Sticks and stones don’t break their bones

Perhaps you’ve seen them practicing by the sundial, jousting while clad in homemade chain metal and helmets, and wondered who these people were. They wear armor, make their own swords, and fight in hand-to-hand combat. They sew corsets, gather to feast and dance merrily.

No, they’re not medieval time travelers or extras from “Monty Python and the Holy Grail;” they’re the College’s own Order of the Golden Lion (OGL), an organization devoted to all things medieval.

Lots of people have visited Medieval Times, eaten with their hands and cheered on their knight as he fights to the death. The members of OGL have taken this interest a step further, participating in medieval re-enactments and studying the Middle Ages’ way of life.

It’s certainly not your average club, but for Ryan Biczo, club treasurer, that was part of the draw. “I really like Medieval Times and I really like fighting, so it was a perfect fit,” he said.

Although club members are also involved in the dancing, clothing and trade aspects of medieval life, it is the fighting matches that draw the most attention. OGL is a member of Markland Medieval Mercenary Militia, or Markland for short, a national non-profit historical organization.

According to the Markland Web site, they “re-enact medieval life by constructing and using reproductions of the periods accoutrements, and we generally have a lot of fun educating the public (and each other) with what we have learned in the process.”

The group is also part of the Society for Creative Anachronism (SCA), a global organization dedicated to pre-17th century Europe recreation and re-enactments.

Markland creates all of the many regulations and rules on combat for OGL. “Safety is a big concern,” OGL president Patricia Miller said. OGL members are not just running around stabbing each other with swords and spears – they must carefully follow the guidelines and safety precautions of Markland and SCA.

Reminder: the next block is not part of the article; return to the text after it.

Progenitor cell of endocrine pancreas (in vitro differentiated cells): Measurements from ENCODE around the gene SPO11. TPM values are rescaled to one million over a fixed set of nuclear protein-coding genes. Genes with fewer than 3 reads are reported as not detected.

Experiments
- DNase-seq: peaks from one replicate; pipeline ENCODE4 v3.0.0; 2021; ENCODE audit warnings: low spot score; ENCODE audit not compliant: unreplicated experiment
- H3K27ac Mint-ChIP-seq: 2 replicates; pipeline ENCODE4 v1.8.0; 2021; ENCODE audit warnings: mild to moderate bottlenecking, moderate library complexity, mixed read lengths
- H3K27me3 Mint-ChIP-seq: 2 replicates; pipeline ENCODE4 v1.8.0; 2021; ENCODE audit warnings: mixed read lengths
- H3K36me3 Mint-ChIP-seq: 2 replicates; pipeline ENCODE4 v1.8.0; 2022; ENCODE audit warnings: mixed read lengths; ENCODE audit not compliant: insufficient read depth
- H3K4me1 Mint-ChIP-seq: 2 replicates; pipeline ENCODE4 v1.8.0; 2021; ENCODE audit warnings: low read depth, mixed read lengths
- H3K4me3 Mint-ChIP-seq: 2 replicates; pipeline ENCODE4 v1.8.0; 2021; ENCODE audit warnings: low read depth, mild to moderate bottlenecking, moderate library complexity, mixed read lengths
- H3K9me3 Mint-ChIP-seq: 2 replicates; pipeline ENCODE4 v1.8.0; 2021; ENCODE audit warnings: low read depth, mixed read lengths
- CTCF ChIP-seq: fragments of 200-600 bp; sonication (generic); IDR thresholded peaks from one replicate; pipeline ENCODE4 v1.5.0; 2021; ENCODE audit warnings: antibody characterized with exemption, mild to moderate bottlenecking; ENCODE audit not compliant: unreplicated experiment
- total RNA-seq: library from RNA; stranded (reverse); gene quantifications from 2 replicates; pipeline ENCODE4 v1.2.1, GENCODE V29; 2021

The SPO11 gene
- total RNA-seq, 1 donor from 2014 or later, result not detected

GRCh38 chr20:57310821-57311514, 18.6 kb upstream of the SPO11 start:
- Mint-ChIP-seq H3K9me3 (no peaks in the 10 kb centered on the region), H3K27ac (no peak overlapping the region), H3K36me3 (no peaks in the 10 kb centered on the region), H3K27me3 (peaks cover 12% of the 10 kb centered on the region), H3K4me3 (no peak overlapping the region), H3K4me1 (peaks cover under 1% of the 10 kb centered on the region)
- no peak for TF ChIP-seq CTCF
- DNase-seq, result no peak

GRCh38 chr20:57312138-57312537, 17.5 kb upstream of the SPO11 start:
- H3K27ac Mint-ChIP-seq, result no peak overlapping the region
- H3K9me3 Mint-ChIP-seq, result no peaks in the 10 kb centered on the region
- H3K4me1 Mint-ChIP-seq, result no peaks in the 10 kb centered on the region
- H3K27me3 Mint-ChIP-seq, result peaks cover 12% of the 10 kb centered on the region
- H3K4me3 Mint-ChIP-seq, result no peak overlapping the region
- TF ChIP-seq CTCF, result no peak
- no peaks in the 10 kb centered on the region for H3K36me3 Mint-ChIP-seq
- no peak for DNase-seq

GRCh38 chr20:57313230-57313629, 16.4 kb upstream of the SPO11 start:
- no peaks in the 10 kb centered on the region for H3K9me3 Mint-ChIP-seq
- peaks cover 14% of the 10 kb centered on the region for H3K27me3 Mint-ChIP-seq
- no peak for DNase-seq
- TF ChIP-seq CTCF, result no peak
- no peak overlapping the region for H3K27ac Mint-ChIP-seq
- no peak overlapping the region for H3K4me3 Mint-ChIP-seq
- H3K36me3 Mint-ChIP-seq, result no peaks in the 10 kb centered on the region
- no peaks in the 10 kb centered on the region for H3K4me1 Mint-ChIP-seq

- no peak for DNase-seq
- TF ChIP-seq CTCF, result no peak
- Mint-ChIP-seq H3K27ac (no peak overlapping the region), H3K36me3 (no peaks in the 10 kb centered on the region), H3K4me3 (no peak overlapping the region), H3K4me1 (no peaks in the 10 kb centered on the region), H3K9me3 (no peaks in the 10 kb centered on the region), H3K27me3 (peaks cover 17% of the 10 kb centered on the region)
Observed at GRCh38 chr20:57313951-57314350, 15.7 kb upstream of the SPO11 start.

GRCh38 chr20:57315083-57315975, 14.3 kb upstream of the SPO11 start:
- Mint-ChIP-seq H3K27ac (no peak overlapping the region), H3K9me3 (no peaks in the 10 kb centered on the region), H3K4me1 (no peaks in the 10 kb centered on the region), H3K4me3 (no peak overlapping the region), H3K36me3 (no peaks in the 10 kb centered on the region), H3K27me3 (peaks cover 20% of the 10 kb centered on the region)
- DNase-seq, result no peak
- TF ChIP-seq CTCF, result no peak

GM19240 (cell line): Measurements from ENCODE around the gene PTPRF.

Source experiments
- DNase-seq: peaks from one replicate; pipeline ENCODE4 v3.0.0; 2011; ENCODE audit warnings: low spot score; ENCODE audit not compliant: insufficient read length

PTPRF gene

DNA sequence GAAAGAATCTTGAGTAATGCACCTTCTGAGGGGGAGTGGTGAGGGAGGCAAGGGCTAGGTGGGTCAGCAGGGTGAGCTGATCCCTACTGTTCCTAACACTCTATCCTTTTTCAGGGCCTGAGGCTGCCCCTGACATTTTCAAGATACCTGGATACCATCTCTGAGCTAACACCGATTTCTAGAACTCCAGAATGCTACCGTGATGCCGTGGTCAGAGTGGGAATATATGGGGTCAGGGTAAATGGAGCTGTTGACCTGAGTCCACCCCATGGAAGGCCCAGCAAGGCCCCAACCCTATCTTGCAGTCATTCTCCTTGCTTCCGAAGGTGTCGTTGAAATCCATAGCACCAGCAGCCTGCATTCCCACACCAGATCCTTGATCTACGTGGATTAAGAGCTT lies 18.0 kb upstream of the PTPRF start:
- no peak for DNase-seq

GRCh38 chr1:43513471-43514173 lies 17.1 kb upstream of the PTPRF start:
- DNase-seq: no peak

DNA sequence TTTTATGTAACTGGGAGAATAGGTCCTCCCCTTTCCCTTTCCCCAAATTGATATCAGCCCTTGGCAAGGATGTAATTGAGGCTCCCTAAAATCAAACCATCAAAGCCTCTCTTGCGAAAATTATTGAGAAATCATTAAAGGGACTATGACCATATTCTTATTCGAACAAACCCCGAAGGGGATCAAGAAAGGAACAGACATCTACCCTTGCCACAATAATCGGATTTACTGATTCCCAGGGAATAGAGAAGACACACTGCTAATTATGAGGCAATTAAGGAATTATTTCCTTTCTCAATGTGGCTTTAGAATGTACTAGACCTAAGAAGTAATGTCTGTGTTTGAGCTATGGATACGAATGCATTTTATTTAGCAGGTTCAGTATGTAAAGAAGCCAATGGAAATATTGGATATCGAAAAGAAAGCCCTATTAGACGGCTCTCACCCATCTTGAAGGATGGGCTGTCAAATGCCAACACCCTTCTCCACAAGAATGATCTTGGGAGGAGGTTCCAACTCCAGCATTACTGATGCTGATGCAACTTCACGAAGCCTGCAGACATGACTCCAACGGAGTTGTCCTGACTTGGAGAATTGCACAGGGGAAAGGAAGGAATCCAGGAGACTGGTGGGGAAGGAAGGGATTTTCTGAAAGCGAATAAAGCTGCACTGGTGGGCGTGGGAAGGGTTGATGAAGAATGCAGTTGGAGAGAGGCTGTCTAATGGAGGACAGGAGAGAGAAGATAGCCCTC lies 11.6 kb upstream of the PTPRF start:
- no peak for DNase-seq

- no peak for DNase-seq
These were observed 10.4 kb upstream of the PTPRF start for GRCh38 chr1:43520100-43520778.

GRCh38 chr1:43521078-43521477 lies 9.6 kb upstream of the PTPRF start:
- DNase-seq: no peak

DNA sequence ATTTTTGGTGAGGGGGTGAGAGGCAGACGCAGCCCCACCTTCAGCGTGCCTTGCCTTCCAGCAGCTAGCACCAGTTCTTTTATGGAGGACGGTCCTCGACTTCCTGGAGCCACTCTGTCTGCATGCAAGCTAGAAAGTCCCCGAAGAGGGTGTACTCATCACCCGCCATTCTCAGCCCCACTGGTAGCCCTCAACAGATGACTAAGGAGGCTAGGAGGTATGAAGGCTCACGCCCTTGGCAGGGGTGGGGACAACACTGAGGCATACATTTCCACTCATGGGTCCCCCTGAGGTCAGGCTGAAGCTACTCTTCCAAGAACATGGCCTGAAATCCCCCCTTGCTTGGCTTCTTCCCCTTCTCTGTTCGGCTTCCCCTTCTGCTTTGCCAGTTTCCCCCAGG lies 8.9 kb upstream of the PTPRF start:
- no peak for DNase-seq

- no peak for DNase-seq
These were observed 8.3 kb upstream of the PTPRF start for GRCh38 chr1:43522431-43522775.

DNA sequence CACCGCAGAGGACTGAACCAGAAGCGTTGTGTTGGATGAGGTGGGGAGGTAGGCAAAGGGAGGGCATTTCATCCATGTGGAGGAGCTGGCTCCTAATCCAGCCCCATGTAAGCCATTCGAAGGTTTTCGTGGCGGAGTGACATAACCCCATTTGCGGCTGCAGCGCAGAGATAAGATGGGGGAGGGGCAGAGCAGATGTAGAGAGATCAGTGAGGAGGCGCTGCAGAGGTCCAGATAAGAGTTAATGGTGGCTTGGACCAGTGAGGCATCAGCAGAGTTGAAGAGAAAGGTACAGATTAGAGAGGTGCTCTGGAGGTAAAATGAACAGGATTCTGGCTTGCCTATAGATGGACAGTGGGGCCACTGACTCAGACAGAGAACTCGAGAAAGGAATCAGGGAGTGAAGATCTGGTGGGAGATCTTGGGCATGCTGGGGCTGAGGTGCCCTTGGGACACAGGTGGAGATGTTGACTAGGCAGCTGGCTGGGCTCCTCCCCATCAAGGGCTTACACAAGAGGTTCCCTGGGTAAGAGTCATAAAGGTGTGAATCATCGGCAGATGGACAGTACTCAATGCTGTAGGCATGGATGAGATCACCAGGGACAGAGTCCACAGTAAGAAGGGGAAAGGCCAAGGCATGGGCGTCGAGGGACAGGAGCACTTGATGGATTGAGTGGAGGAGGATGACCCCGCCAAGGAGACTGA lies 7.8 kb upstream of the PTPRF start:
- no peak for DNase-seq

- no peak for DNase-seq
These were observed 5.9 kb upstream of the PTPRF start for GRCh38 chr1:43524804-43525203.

Markland rules allow for combat with less armor and padding; a fighter must have armor and headgear or the equivalent, which is three sweatshirts. Their weapons, however, must be padded extensively. SCA is the opposite, advocating more personal armor but allowing weapons to be unpadded.

Although this may sound painful, Miller insists the most anyone suffers is a few bruises here or there, no more than your average sport. Markland does have a million-dollar insurance policy for injuries and weapons are carefully checked and maintained.

“We have to cut the metal, grind the edges,” Biczo said. “Safety is a big issue and we’re very careful.”

Nevertheless, Biczo has plenty of war stories. “It’s a problem if guys forget to wear their cups – which I’ve done on a few occasions,” he said.

The commitment of OGL participants to authentically re-enact the medieval era extends to its weapons. The swords and armor they use is not store-bought, but painstakingly hand-made.

For a full suit of armor, Biczo estimates it takes only about two weeks, with an average of four to six hours of work per night. However, a helmet he made only took about three hours. Members also create bows and arrows. “One of our members made a corset,” Miller said.

This club certainly differs from the relatively tamer pursuits of Chess Club or the Student Finance Board. However, just like those organizations, the members of OGL are there to make friends and enjoy themselves.

“It’s a very social organization,” Christine Clear, last year’s president, said. “You really get to know someone after you smack them.”